The other night I went to a Free the Net meeting at Bryght in Gastown. I hadnâ€™t been there since two BarCamps ago, when theyâ€™d barely moved in and everything was primer white. Theyâ€™ve pimped their space foâ€™ shoâ€™â€¦. Flourescent apple green walls, obnoxious red chairs and sticky notes offering moustache rides, $1. Itâ€™s a cool space, despite its efforts; across the plexiglass divide is another Drupal shop, Raincity Studios. Iâ€™m guessing itâ€™s a fun place to work.
Anyhoo. About 15 peeps, including usual suspects (and hosts) kk+, Boris and Roland, plus a variety of geeks about town. SFU was in tha house, with Richard Smith, JÃ©an HÃ©bert (see his post about the event here) and yours truly representinâ€™. I did my usual gender check: 12 nerdy boys to 3 geeky girls. The more things change the more they stay the same etc. etcâ€¦
So what is this business about freeing the net? Isnâ€™t it free already, sorta? Well thereâ€™s this idea of mesh thatâ€™s going to blow things apart, sorta. It evolved out of MITâ€™s roofnet project, which developed the protocols for mesh networking on PCs. According to Wikipedia, mesh networking â€œis a way to route data, voice and instructions between nodes. It allows for continuous connections and reconfiguration around broken or blocked paths by â€˜hoppingâ€™ from node to node until the destination is reached.â€ There is no longer a need for base stations; instead an arrangement of short p2p connections evolves as more users join the network.
Basically mesh routing technology increases range and network capacity, enabling one internet connection to go a long way, perhaps unwiring an entire neighbourhood. The more nodes that connect up, the broader the reach. The coolest part is that people hopping on to the mesh network donâ€™t need to have an Internet connex; they basically share the hostâ€™s bandwidth.
At this meeting, I bought a Meraki Mini, a small wireless mesh repeater. Iâ€™m just like that. It has plug â€˜n play setup and configuration (thank goddess) so when I eventually take it out of the box Iâ€™ll become the host node for my â€˜hoodâ€™s meshwork â€“ no fuss no muss. The idea is to hook up to other nearby nodes to extend and strengthen Vancouverâ€™s emergent wifi system. According to Meraki, its hosted back-end system automatically configures every router as part of each individual network; the companyâ€™s web-based centralized management shows how things are working through an allegedly simple, intuitive interface (Iâ€™ll let you know) that can be securely used from anywhere in the world.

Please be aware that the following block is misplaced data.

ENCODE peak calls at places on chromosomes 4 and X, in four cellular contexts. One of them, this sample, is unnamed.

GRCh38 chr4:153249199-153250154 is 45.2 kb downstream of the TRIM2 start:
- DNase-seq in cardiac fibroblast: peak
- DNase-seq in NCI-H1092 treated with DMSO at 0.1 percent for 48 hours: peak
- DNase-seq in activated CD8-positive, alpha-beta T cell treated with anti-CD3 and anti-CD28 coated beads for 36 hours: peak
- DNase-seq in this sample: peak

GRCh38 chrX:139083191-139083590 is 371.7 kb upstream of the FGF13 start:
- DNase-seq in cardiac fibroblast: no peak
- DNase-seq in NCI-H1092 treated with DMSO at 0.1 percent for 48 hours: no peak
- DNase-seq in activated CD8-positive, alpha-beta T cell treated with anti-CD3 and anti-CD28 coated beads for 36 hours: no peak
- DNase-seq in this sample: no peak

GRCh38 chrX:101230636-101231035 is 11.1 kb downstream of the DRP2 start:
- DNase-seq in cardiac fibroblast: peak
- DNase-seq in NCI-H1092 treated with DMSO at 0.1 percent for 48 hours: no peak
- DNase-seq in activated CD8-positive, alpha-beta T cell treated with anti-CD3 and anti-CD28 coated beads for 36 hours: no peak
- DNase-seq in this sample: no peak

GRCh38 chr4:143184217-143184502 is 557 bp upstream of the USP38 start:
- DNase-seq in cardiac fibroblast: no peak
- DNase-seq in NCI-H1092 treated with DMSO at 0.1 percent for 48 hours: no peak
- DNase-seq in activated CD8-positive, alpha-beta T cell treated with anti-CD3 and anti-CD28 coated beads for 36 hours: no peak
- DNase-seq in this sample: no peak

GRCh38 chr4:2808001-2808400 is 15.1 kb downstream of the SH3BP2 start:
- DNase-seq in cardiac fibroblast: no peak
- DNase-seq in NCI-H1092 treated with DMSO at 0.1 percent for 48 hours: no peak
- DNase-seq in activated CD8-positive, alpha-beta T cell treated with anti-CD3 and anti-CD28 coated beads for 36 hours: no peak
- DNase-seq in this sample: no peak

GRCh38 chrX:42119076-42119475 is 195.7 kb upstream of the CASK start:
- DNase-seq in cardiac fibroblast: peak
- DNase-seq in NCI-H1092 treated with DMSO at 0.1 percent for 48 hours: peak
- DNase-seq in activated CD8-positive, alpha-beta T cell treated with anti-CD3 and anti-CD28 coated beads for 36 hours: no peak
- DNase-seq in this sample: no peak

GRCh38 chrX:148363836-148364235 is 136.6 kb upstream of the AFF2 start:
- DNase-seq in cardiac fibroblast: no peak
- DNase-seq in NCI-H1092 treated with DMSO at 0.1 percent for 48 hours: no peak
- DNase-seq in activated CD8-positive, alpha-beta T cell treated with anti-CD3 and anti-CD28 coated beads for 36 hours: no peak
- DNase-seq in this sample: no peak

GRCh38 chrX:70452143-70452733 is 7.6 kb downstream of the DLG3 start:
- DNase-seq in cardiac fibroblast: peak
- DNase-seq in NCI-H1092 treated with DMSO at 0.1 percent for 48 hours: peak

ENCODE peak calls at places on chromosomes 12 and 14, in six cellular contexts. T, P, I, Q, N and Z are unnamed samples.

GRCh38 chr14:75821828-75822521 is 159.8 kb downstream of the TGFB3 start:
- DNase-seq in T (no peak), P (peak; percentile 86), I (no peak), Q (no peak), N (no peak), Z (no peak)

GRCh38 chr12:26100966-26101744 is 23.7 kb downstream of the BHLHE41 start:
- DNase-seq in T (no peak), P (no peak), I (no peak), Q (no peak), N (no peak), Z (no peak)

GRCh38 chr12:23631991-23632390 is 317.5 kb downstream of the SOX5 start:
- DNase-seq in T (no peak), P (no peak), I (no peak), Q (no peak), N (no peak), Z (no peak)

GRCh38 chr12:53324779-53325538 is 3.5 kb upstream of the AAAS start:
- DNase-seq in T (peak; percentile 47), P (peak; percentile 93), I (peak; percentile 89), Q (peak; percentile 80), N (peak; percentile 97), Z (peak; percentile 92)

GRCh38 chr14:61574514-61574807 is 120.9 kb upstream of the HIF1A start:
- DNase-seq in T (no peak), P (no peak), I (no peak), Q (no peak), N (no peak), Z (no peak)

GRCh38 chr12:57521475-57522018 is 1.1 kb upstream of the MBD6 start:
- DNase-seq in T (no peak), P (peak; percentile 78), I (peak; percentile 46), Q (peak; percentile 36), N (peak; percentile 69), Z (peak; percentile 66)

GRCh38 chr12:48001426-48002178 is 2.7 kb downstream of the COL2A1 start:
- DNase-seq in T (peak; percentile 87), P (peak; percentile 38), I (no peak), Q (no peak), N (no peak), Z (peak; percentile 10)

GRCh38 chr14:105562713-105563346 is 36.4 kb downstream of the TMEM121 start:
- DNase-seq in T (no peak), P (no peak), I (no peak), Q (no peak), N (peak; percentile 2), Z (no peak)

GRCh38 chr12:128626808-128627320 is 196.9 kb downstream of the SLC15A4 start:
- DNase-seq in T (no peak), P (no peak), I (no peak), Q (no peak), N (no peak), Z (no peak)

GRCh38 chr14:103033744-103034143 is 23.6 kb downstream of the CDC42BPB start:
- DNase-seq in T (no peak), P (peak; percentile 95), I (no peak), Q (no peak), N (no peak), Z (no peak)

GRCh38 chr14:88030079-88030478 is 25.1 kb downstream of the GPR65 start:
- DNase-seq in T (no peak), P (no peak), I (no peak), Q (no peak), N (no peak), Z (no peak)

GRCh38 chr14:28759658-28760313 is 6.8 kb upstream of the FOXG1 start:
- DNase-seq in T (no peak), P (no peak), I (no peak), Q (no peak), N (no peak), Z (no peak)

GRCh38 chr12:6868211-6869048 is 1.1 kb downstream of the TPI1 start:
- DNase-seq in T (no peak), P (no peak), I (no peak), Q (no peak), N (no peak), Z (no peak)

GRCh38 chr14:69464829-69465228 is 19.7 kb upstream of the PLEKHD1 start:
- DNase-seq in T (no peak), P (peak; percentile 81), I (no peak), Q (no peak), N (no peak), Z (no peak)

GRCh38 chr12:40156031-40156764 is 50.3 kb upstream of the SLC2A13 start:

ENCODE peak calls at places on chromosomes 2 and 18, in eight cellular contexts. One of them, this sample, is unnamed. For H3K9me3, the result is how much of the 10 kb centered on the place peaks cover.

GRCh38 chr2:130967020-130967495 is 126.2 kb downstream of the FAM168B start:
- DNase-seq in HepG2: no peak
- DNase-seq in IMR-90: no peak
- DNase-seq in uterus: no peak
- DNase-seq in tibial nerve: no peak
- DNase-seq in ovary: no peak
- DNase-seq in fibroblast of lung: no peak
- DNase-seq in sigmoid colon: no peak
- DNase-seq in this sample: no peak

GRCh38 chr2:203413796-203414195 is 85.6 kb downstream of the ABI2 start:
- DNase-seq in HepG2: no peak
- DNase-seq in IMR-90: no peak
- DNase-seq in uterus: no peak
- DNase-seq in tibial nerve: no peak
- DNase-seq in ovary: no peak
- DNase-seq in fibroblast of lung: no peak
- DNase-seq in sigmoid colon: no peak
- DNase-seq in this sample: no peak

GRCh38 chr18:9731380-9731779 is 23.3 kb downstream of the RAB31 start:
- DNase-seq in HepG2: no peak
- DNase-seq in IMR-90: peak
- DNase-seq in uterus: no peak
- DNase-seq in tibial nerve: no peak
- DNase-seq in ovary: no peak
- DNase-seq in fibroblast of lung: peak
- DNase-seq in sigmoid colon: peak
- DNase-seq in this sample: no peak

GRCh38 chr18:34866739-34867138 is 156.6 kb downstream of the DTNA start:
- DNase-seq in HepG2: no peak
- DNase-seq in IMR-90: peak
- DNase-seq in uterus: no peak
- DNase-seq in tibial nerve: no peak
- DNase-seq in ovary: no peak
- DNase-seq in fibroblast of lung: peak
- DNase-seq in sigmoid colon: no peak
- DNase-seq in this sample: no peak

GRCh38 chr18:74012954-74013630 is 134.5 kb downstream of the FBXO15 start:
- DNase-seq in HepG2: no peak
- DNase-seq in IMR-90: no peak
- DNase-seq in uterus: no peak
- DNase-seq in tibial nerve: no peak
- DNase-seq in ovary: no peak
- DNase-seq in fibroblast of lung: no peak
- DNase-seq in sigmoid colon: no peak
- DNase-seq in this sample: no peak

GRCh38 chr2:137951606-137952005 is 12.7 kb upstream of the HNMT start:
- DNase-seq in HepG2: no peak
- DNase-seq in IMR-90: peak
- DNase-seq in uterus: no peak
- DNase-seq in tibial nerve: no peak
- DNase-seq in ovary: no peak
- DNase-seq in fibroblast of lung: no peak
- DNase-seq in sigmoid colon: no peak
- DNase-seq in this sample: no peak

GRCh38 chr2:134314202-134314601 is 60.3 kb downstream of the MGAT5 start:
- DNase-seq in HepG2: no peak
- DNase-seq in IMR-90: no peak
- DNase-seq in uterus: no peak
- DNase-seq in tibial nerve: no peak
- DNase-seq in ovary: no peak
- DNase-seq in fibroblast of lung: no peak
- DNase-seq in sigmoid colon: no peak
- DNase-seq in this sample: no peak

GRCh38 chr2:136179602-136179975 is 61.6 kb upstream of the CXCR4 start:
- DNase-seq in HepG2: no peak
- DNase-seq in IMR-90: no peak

Boris wrote about community wireless a year ago. He wasnâ€™t sure about Meraki then but the other day he was the guy handing out the nifty gadgets for $60 a pop. The big deal is this: Merakiâ€™s mesh networks supposedly cover significantly more geographic area and users than earlier wireless networks.
This is how the company explains it: â€œInstead of relying on a single large antenna to cover every user, each radio in a Meraki network cooperates to find the best path to carry a user’s traffic to the Internet. As they operate, every network re-evaluates thousands of routing paths every minute, resulting in amazing reliability and network capacity. Meraki’s intelligent mesh routing means every repeater you add extends the reach of the network and makes the mesh more reliable by adding additional links.â€ So intelligent traffic queuing and packet prioritization plus the capacity to add unlimited network gateways enables demand-based growth of the network.
This works well for unwiring a low-income housing project, or an entire city. Again, supposedly, hundreds of neighbours can share a robust and reliable network supplied by only a few broadband connections. One Mini has a range of between 30-50 metres. Because itâ€™s relatively cheap and apparently idiot-proof, networks can be built with a high density of repeaters; obviously this leads to better coverage and a more robust mesh.
According to MITâ€™s Technology Review, Meraki â€œis using San Francisco as a testing ground to see if a user-driven mesh network can connect a large urban area.â€ Where Google and Earthlink have thus far failed to install a free city-wide wifi system in SanFran, Meraki has had some early success, with 6000 users able to access the Internet thanks to their â€œFree the Netâ€ program. The company has plans to expand its initial giveaway of 200 routers by a few thousand. The system will be built from the rooftops, balconies, and windows of anyone who wants to participate.
Some important points about mesh networking that came out of the meeting:
1. It provides low cost access based on a business model.
2. It is user driven (no bureaucratic/political red tape etc.)
3. It enables a community to connect to itself
4. It can facilitate critical mass through mobile on demand wireless for events
5. It reduces the digital divide within â€œdevelopedâ€ nations
Richard Smith summed up the importance of mesh networking: â€œPeople who own and operate a mesh node contribute to the overall health and vitality of the network.â€ On the one hand, this seems an unlikely form of community activism; on the other hand, maybe thatâ€™s just what being in a community is about.